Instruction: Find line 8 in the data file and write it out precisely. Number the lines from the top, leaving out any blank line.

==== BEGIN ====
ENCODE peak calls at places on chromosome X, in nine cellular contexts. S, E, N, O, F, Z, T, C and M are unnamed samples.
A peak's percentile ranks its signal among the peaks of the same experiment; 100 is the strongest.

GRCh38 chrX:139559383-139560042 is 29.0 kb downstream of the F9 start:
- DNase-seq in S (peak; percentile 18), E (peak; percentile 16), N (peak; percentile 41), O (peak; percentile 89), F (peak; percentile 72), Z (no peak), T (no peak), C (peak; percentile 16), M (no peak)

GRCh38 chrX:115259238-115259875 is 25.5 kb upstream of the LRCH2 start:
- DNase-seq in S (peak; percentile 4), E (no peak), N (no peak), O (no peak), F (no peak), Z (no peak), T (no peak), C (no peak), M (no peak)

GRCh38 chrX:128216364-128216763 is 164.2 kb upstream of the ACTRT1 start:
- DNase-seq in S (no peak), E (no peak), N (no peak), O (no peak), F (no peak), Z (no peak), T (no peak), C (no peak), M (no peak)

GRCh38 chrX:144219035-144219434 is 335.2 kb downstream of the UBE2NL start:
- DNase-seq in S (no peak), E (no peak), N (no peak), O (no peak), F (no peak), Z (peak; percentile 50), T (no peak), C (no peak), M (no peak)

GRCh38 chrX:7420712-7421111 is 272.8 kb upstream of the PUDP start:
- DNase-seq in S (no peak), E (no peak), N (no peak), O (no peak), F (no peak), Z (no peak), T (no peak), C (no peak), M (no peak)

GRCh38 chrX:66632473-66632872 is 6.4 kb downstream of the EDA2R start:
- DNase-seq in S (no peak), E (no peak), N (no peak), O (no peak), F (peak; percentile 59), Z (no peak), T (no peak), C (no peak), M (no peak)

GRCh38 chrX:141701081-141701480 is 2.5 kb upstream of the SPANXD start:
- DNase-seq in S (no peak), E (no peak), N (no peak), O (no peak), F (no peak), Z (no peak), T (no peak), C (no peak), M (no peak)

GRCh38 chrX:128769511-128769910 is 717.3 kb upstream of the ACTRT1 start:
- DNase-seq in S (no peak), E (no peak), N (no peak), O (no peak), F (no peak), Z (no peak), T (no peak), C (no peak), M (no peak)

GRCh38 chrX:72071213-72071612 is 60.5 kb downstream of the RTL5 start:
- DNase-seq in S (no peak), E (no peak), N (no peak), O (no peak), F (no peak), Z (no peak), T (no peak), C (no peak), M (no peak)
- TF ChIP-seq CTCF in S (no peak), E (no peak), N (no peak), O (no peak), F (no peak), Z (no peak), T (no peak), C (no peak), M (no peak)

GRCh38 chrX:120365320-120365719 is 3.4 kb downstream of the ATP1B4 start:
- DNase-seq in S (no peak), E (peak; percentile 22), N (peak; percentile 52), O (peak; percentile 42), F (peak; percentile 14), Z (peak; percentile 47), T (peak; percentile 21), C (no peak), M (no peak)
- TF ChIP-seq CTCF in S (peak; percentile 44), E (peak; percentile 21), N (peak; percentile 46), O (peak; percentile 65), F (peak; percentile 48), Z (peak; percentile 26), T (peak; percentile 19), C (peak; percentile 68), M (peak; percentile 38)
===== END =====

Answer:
- DNase-seq in S (no peak), E (no peak), N (no peak), O (no peak), F (no peak), Z (no peak), T (no peak), C (no peak), M (no peak)